Jinja templated variable syntax wraps the variable name in double curly brackets, like {{ variable }}.

You can access properties of the underlying flow run objects including:

In addition to its native properites, each object includes an id along with created and updated timestamps.

The flow_run|ui_url token returns the URL for viewing the flow run in Prefect Cloud.

Here’s an example for something that would be relevant to a flow run state-based notification:

Flow run {{ }} entered state {{ }}. 

    Timestamp: {{ flow_run.state.timestamp }}
    Flow ID: {{ flow_run.flow_id }}
    Flow Run ID: {{ }}
    State message: {{ flow_run.state.message }}

The resulting Slack webhook notification would look something like this:

Configuring notifications for an automation in Prefect Cloud.

You could include flow and deployment properties.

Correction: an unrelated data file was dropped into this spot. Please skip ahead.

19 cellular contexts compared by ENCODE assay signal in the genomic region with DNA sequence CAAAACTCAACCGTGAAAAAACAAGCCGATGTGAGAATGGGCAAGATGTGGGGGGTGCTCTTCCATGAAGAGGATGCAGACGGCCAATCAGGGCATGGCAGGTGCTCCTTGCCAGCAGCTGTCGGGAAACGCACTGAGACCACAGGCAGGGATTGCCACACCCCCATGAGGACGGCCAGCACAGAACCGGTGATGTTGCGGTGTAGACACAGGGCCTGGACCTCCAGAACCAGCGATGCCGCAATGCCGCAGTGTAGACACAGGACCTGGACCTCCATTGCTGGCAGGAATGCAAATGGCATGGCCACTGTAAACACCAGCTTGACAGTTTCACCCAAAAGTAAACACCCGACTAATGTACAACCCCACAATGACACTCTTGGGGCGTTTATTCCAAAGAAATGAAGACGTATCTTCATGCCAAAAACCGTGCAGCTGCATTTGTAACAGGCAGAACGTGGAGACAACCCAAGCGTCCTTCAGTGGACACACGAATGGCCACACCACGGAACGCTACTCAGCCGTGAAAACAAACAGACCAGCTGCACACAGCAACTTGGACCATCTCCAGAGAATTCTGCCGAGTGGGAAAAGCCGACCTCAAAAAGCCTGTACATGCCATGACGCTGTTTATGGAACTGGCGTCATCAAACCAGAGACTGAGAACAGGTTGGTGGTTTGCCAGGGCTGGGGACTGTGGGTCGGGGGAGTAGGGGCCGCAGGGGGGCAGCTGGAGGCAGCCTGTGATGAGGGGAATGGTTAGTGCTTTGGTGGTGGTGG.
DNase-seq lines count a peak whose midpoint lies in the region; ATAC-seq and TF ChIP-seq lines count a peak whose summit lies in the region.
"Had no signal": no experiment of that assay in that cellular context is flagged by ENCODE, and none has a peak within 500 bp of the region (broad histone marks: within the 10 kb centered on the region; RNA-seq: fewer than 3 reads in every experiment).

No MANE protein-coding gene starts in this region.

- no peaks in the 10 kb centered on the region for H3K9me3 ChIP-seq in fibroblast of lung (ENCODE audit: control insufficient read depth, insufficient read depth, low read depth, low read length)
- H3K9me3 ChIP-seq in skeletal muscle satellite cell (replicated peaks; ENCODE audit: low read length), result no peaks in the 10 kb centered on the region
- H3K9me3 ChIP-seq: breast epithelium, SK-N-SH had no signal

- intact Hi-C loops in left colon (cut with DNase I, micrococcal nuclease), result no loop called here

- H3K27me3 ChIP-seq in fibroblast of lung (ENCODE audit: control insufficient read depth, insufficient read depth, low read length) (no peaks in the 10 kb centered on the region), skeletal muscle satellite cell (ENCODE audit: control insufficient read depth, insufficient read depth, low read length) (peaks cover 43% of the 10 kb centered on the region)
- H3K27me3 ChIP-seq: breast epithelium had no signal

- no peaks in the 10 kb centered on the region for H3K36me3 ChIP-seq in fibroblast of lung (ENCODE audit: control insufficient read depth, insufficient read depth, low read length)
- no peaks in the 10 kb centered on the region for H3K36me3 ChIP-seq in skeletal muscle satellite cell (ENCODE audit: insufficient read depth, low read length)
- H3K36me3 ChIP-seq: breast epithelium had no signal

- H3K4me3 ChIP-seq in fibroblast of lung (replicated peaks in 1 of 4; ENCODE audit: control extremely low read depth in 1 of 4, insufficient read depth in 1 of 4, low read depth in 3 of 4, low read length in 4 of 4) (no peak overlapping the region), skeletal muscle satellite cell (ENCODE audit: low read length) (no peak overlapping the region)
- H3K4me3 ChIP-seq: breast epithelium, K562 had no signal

Flow run {{ }} for flow {{ }}
entered state {{ }}
with message {{ flow_run.state.message }}

Flow tags: {{ flow_run.tags }}
Deployment name: {{ }}
Deployment version: {{ deployment.version }}
Deployment parameters: {{ deployment.parameters }}

An automation that reports on work pool status might include notifications using work_pool properties.

Work pool status alert!

Name: {{ }}
Last polled: {{ work_pool.last_polled }}

In addition to those shortcuts for flows, deployments, and work pools, you have access to the automation and the event that triggered the automation. See the Automations API for additional details.

Automation: {{ }}
Description: {{ automation.description }}

Event: {{ }}
{% for label, value in event.resource %}
{{ label }}: {{ value }}
{% endfor %}
Related Resources:
{% for related in event.related %}
    Role: {{ related.role }}
    {% for label, value in event.resource %}
    {{ label }}: {{ value }}
    {% endfor %}
{% endfor %}

Note that this example also illustrates the ability to use Jinja features such as iterator and for loop control structures when templating notifications.